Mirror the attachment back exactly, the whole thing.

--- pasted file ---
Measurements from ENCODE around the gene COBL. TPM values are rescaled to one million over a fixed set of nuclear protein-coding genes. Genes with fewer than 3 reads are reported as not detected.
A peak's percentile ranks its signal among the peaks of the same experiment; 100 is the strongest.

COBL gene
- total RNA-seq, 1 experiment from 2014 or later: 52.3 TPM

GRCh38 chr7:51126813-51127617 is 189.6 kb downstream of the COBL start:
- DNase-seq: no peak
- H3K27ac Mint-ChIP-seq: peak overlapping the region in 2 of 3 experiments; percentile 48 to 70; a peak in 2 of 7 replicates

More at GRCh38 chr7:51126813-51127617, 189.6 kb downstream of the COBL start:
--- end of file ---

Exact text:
Measurements from ENCODE around the gene COBL. TPM values are rescaled to one million over a fixed set of nuclear protein-coding genes. Genes with fewer than 3 reads are reported as not detected.
A peak's percentile ranks its signal among the peaks of the same experiment; 100 is the strongest.

COBL gene
- total RNA-seq, 1 experiment from 2014 or later: 52.3 TPM

GRCh38 chr7:51126813-51127617 is 189.6 kb downstream of the COBL start:
- DNase-seq: no peak
- H3K27ac Mint-ChIP-seq: peak overlapping the region in 2 of 3 experiments; percentile 48 to 70; a peak in 2 of 7 replicates

More at GRCh38 chr7:51126813-51127617, 189.6 kb downstream of the COBL start: